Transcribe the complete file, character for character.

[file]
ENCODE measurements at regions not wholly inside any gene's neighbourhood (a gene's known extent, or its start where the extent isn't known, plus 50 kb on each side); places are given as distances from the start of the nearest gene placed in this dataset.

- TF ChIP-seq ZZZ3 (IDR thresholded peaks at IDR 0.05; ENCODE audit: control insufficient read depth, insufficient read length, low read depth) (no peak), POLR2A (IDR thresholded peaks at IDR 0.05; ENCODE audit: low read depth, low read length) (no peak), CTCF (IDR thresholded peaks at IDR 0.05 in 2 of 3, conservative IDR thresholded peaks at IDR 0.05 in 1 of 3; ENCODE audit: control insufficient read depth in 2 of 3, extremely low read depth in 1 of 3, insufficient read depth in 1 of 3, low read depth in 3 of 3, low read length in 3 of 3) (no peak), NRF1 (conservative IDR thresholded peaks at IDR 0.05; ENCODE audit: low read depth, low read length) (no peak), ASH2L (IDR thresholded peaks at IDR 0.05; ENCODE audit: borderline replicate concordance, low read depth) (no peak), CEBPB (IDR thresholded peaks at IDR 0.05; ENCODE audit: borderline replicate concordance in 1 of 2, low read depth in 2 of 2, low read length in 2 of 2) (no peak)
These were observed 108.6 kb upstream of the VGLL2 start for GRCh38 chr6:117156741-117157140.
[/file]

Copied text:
ENCODE measurements at regions not wholly inside any gene's neighbourhood (a gene's known extent, or its start where the extent isn't known, plus 50 kb on each side); places are given as distances from the start of the nearest gene placed in this dataset.

- TF ChIP-seq ZZZ3 (IDR thresholded peaks at IDR 0.05; ENCODE audit: control insufficient read depth, insufficient read length, low read depth) (no peak), POLR2A (IDR thresholded peaks at IDR 0.05; ENCODE audit: low read depth, low read length) (no peak), CTCF (IDR thresholded peaks at IDR 0.05 in 2 of 3, conservative IDR thresholded peaks at IDR 0.05 in 1 of 3; ENCODE audit: control insufficient read depth in 2 of 3, extremely low read depth in 1 of 3, insufficient read depth in 1 of 3, low read depth in 3 of 3, low read length in 3 of 3) (no peak), NRF1 (conservative IDR thresholded peaks at IDR 0.05; ENCODE audit: low read depth, low read length) (no peak), ASH2L (IDR thresholded peaks at IDR 0.05; ENCODE audit: borderline replicate concordance, low read depth) (no peak), CEBPB (IDR thresholded peaks at IDR 0.05; ENCODE audit: borderline replicate concordance in 1 of 2, low read depth in 2 of 2, low read length in 2 of 2) (no peak)
These were observed 108.6 kb upstream of the VGLL2 start for GRCh38 chr6:117156741-117157140.